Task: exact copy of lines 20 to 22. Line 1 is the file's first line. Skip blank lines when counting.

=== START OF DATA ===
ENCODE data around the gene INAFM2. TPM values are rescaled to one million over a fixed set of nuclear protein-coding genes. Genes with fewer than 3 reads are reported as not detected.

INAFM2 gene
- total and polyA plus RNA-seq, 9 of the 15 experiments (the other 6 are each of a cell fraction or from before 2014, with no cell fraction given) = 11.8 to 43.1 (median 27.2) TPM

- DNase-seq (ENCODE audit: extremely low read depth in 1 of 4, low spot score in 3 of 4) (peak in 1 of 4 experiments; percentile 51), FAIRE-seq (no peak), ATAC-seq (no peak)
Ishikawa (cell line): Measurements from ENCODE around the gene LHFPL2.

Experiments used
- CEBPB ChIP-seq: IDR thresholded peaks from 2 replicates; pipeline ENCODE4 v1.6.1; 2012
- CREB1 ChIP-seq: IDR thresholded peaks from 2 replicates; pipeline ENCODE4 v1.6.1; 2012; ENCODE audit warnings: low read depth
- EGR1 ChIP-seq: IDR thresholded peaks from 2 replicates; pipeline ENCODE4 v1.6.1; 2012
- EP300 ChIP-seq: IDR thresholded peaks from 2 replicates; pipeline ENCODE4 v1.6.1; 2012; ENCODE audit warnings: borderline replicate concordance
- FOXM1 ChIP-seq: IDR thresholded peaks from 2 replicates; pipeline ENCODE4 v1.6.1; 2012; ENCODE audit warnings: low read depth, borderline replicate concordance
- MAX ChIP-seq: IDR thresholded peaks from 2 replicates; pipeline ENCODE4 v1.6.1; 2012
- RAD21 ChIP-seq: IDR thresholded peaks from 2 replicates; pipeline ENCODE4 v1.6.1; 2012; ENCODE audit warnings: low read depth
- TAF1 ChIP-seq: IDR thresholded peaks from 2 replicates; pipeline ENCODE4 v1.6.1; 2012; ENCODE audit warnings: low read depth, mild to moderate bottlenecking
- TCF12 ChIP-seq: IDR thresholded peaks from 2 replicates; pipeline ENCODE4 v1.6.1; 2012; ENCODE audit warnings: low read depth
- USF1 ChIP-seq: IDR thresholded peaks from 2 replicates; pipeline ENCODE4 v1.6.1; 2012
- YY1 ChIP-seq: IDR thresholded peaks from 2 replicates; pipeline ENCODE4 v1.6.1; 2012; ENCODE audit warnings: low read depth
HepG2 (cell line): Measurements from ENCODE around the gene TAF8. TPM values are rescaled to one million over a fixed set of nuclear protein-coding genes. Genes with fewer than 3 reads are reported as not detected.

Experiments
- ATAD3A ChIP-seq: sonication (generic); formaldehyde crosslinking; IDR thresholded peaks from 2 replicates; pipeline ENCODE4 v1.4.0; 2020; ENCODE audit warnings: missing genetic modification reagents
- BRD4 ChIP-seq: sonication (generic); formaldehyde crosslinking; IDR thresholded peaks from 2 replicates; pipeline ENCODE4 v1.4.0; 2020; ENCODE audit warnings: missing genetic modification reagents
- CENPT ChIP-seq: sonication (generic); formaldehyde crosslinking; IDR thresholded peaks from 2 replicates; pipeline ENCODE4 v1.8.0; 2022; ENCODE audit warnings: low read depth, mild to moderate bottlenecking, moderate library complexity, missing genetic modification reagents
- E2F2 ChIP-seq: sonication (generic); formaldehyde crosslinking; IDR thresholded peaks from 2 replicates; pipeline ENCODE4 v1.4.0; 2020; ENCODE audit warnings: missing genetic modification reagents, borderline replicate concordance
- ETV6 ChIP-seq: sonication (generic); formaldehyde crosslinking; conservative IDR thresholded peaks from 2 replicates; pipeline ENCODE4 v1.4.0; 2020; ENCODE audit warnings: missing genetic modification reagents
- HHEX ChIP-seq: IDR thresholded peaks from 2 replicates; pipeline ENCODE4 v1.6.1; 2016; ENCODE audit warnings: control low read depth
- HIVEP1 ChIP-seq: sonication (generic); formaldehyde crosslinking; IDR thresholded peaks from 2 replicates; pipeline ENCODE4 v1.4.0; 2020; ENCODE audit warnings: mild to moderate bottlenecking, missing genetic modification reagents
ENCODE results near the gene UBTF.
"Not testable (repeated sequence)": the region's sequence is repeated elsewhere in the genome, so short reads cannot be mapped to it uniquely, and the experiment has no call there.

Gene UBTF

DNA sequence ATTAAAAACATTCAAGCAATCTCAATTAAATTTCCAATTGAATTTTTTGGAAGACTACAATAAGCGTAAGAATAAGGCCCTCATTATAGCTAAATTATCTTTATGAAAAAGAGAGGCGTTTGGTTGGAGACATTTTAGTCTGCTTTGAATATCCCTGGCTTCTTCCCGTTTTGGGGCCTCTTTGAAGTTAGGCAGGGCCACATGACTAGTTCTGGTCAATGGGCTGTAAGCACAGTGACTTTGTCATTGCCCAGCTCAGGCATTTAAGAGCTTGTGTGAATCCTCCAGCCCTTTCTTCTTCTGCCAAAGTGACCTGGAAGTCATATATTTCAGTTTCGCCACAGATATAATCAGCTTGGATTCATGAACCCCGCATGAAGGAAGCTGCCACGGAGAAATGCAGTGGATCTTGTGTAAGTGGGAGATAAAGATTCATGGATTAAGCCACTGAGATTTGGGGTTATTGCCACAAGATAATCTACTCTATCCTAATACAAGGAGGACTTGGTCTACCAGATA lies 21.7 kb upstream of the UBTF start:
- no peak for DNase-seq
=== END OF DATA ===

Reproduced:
- ATAD3A ChIP-seq: sonication (generic); formaldehyde crosslinking; IDR thresholded peaks from 2 replicates; pipeline ENCODE4 v1.4.0; 2020; ENCODE audit warnings: missing genetic modification reagents
- BRD4 ChIP-seq: sonication (generic); formaldehyde crosslinking; IDR thresholded peaks from 2 replicates; pipeline ENCODE4 v1.4.0; 2020; ENCODE audit warnings: missing genetic modification reagents
- CENPT ChIP-seq: sonication (generic); formaldehyde crosslinking; IDR thresholded peaks from 2 replicates; pipeline ENCODE4 v1.8.0; 2022; ENCODE audit warnings: low read depth, mild to moderate bottlenecking, moderate library complexity, missing genetic modification reagents